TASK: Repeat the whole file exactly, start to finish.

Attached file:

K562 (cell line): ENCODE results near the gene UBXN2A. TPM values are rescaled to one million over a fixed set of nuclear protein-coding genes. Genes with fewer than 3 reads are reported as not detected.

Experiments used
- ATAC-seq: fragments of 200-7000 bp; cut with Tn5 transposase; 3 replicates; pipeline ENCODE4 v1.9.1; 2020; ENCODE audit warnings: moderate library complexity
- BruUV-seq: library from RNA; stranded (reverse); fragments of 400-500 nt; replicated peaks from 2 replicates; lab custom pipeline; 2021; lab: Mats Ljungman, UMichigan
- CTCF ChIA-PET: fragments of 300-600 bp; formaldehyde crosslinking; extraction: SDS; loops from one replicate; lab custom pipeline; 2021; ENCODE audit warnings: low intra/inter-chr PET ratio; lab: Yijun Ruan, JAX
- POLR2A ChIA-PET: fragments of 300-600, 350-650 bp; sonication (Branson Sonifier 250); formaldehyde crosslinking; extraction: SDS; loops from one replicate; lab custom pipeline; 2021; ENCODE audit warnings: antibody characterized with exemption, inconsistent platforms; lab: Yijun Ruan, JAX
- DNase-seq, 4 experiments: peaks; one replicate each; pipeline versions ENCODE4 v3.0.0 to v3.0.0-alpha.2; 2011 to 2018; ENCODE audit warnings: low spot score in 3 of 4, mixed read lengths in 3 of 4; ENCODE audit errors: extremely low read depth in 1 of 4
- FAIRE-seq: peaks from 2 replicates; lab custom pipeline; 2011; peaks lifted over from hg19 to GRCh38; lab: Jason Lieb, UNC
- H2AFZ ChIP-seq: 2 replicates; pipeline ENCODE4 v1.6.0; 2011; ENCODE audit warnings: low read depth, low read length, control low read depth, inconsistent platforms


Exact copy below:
K562 (cell line): ENCODE results near the gene UBXN2A. TPM values are rescaled to one million over a fixed set of nuclear protein-coding genes. Genes with fewer than 3 reads are reported as not detected.

Experiments used
- ATAC-seq: fragments of 200-7000 bp; cut with Tn5 transposase; 3 replicates; pipeline ENCODE4 v1.9.1; 2020; ENCODE audit warnings: moderate library complexity
- BruUV-seq: library from RNA; stranded (reverse); fragments of 400-500 nt; replicated peaks from 2 replicates; lab custom pipeline; 2021; lab: Mats Ljungman, UMichigan
- CTCF ChIA-PET: fragments of 300-600 bp; formaldehyde crosslinking; extraction: SDS; loops from one replicate; lab custom pipeline; 2021; ENCODE audit warnings: low intra/inter-chr PET ratio; lab: Yijun Ruan, JAX
- POLR2A ChIA-PET: fragments of 300-600, 350-650 bp; sonication (Branson Sonifier 250); formaldehyde crosslinking; extraction: SDS; loops from one replicate; lab custom pipeline; 2021; ENCODE audit warnings: antibody characterized with exemption, inconsistent platforms; lab: Yijun Ruan, JAX
- DNase-seq, 4 experiments: peaks; one replicate each; pipeline versions ENCODE4 v3.0.0 to v3.0.0-alpha.2; 2011 to 2018; ENCODE audit warnings: low spot score in 3 of 4, mixed read lengths in 3 of 4; ENCODE audit errors: extremely low read depth in 1 of 4
- FAIRE-seq: peaks from 2 replicates; lab custom pipeline; 2011; peaks lifted over from hg19 to GRCh38; lab: Jason Lieb, UNC
- H2AFZ ChIP-seq: 2 replicates; pipeline ENCODE4 v1.6.0; 2011; ENCODE audit warnings: low read depth, low read length, control low read depth, inconsistent platforms